That confusion is intensified later in his ministry when he says, “Those who love their life lose it, and those who hate their life in this world will keep it for eternal life. Whoever serves me must follow me, and where I am, there will my servant be also”(John 12:25-26). Where he will be is on a Roman cross. And he wants them to follow him?!
 
          Does that sound like good news to you?
 
          If you are uncomfortably beginning to find a parallel between the people of Jeremiah’s day, the people of Jesus’ day, and our own day… well, you might just be getting the idea. What goes around comes around. Maybe there really is nothing new under the sun, because we – especially of late – have been caught putting our faith in the wrong things. And it’s beginning to catch up to us. What we thought was good news wasn’t so good after all.
 
          We’ve swallowed the prosperity gospel, we’ve placed our faith in comfort, we’ve ignored the plight of those Jesus called “the least of these,” and we’ve turned a deaf ear and blind eye to those who suffer at the hands of our modern-day Babylonians. We have developed an empire, not a way of life… at least Jesus’ way of life. To put it bluntly, we are now the Romans.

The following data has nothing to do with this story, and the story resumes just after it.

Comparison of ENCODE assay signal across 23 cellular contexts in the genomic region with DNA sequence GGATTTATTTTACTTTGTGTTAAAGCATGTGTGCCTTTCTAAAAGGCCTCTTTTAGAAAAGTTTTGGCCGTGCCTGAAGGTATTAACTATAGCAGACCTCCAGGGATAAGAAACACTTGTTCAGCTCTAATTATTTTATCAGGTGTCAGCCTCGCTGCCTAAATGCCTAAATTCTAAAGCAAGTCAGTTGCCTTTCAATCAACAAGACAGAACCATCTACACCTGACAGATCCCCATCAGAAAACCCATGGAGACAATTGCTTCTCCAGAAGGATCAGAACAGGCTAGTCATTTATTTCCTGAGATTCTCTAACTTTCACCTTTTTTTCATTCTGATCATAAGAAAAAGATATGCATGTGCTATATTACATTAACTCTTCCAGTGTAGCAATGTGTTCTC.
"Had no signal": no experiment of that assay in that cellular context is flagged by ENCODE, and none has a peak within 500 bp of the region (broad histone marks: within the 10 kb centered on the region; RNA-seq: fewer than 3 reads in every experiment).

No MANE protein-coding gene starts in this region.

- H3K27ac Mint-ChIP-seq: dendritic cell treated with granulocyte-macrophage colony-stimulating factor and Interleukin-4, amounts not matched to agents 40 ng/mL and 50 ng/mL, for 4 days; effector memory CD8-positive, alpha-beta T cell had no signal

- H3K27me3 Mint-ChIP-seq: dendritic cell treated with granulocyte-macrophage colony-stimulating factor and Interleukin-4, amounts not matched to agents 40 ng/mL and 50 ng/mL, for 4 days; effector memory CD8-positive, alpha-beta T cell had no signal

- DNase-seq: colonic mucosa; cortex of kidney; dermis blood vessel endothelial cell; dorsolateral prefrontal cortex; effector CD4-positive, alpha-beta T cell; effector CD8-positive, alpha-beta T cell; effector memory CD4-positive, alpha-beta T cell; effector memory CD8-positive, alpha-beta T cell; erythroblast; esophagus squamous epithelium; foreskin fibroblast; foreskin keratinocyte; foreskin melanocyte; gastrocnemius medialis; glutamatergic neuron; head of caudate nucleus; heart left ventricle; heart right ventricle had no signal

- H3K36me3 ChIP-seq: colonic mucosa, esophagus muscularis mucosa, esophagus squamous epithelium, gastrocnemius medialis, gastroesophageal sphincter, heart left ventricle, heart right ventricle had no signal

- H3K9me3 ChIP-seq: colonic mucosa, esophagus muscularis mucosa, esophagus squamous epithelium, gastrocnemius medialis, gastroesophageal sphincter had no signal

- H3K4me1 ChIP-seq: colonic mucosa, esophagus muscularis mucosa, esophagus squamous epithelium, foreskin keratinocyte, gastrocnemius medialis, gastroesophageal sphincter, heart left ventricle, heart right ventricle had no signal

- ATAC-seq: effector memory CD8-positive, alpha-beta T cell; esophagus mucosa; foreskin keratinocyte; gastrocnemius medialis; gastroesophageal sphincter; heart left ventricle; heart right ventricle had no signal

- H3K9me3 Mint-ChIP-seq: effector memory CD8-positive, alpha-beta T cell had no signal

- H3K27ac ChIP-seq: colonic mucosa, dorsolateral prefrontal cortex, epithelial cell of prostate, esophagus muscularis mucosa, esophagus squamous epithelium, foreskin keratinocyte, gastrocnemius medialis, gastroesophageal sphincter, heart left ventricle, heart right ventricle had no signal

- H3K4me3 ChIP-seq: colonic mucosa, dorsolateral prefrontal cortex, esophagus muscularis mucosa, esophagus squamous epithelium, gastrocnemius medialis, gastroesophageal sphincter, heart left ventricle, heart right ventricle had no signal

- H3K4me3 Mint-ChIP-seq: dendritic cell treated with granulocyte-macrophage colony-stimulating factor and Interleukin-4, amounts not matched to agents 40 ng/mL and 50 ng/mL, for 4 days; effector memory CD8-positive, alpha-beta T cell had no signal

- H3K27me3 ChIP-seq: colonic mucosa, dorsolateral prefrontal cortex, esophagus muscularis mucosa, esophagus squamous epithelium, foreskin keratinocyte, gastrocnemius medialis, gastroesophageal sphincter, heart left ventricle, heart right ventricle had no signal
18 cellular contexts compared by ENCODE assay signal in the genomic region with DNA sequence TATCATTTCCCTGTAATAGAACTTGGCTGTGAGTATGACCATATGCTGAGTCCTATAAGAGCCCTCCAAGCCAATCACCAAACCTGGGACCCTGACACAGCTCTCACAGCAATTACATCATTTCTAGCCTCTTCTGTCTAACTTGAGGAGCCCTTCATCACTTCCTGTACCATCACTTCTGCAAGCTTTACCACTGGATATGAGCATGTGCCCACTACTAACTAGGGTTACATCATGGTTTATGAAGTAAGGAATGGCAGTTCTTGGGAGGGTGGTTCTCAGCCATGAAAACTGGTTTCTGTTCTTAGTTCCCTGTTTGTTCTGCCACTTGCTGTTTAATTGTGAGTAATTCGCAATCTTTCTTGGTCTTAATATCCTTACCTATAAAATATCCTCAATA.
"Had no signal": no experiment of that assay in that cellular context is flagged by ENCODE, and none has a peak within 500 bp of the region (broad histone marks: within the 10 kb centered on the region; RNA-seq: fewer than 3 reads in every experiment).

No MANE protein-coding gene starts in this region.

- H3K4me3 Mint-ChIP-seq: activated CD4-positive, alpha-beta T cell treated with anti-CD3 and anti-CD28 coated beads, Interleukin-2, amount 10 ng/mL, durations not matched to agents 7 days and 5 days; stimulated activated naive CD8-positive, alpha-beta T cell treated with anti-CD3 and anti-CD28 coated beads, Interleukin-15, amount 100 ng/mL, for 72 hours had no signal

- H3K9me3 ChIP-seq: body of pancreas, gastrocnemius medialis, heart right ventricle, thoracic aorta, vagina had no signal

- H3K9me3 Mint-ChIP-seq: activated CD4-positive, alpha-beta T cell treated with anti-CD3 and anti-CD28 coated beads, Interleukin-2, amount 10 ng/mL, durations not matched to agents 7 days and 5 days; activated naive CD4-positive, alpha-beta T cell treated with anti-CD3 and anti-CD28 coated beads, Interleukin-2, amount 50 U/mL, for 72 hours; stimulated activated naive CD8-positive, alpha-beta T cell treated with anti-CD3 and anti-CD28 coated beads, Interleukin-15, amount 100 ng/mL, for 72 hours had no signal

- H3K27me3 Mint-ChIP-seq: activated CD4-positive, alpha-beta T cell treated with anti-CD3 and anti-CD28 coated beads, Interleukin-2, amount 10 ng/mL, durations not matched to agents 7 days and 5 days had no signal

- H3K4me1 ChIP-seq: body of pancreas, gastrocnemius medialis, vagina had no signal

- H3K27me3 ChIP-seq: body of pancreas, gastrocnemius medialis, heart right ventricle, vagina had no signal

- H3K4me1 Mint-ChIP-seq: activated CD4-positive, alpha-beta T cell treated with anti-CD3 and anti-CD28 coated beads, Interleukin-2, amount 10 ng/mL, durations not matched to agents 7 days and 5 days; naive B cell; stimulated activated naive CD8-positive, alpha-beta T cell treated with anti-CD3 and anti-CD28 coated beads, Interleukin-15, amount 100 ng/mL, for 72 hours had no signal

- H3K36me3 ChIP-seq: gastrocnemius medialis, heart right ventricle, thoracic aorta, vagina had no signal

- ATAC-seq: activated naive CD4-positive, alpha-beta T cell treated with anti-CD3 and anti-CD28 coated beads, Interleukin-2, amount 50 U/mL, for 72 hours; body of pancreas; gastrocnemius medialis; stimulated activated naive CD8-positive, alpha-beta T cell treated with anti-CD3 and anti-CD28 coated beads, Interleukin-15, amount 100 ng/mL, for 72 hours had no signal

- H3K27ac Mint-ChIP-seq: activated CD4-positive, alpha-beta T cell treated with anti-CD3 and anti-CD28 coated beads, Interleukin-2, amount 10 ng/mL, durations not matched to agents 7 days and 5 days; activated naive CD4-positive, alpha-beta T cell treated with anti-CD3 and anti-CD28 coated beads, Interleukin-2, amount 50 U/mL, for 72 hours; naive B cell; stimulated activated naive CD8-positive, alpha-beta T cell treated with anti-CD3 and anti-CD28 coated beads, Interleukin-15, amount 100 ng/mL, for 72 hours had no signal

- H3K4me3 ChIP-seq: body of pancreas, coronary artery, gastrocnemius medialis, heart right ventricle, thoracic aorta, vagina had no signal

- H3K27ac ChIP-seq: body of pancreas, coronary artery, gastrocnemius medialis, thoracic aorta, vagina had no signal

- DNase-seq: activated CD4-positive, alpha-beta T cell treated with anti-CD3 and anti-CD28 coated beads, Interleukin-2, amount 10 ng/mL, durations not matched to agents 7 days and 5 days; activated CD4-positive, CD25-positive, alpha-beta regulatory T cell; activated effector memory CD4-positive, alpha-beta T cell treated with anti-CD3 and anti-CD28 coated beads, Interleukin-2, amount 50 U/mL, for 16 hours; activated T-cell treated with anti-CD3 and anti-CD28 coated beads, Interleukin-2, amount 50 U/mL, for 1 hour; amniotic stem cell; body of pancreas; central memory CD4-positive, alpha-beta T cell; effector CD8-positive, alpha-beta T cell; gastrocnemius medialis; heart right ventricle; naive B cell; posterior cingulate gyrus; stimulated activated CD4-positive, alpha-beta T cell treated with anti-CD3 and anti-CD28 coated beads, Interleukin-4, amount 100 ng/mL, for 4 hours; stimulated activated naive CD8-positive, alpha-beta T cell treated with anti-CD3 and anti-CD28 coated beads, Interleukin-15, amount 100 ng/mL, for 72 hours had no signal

We still think the answer is pumping up the Dow Jones by buying more stuff, and that security is found in responding to violence with violence. We think that what we seek is good news, but Jesus turned his back on this kind of thinking and went to the cross to show us a better way. For, you see, what Jeremiah proposed Jesus accepted and embodied.
 
          What Jesus offered was nothing short of a whole new way of life. And that is why it is called a new covenant. May God write it on our hearts, and may we see it truly as good news.
 
 
          Lord, show us how to follow you, no matter the cost. May your good news invade our hearts and be revealed in the way we live. Through Christ our Lord, Amen.